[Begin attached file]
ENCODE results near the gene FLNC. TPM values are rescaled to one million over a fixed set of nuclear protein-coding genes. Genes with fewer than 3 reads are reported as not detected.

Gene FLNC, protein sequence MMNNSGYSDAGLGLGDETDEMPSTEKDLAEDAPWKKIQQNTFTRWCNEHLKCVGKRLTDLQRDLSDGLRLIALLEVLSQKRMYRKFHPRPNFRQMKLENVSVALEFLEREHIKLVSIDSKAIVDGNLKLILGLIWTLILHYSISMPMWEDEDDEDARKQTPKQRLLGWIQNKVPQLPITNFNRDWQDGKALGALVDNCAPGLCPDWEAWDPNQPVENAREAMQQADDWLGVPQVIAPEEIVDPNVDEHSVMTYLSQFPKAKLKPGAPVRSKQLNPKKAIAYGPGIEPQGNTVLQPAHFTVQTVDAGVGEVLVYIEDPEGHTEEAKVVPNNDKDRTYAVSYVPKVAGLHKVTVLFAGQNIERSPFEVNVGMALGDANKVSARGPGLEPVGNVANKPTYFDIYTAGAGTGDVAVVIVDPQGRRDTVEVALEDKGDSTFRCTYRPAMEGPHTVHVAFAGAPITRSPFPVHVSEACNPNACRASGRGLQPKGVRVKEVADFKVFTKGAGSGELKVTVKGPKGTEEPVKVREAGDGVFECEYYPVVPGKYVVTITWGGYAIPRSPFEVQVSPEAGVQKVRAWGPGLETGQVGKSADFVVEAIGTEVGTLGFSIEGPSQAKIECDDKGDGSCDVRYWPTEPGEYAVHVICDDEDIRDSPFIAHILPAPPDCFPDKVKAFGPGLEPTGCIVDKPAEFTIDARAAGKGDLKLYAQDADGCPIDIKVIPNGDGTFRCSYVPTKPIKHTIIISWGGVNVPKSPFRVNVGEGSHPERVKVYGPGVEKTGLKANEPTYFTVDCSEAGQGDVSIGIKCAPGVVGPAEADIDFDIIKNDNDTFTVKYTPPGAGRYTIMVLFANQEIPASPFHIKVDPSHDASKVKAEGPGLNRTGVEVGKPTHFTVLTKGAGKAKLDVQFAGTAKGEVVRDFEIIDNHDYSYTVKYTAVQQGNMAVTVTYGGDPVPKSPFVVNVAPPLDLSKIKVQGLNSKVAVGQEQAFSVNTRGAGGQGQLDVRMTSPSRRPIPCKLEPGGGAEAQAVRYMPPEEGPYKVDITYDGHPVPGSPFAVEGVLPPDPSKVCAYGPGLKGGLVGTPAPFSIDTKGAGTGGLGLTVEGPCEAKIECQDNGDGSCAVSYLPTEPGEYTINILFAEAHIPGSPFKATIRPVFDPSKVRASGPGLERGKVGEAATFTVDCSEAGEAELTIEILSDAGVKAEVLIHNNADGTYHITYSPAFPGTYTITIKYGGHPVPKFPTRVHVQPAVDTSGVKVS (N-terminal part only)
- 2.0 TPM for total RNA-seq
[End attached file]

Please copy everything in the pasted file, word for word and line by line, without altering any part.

ENCODE results near the gene FLNC. TPM values are rescaled to one million over a fixed set of nuclear protein-coding genes. Genes with fewer than 3 reads are reported as not detected.

Gene FLNC, protein sequence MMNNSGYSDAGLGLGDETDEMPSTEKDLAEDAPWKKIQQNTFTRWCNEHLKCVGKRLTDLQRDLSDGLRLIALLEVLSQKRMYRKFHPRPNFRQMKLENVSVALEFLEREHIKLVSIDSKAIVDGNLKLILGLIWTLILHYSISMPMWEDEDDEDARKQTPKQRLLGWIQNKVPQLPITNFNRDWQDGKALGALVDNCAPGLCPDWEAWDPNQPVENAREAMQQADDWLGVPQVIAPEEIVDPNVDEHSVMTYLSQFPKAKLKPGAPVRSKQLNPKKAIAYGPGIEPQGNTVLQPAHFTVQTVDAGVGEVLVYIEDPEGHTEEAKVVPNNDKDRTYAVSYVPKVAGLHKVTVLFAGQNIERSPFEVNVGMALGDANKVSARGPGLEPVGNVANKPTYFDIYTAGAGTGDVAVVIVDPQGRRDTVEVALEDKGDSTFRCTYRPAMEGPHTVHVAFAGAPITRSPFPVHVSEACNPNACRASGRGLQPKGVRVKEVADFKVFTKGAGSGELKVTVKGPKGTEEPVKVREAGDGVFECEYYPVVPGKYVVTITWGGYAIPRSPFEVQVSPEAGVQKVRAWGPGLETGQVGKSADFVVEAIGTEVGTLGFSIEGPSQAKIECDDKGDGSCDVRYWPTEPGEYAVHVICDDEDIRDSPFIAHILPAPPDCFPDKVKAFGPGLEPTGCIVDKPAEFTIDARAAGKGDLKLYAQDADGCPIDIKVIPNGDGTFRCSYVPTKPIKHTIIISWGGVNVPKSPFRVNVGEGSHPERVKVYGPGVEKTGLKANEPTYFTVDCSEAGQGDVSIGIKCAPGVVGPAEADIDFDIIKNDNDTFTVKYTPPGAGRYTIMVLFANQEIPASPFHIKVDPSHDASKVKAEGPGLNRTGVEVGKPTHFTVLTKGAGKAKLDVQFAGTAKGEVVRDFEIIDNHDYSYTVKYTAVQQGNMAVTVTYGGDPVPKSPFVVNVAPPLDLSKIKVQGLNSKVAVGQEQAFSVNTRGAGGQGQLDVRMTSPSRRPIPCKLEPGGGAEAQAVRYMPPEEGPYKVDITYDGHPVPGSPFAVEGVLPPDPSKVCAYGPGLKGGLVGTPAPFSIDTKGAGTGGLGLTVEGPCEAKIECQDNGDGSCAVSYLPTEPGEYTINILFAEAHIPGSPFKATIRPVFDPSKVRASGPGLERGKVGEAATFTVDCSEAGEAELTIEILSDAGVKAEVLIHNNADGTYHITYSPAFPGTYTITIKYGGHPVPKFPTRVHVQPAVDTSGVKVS (N-terminal part only)
- 2.0 TPM for total RNA-seq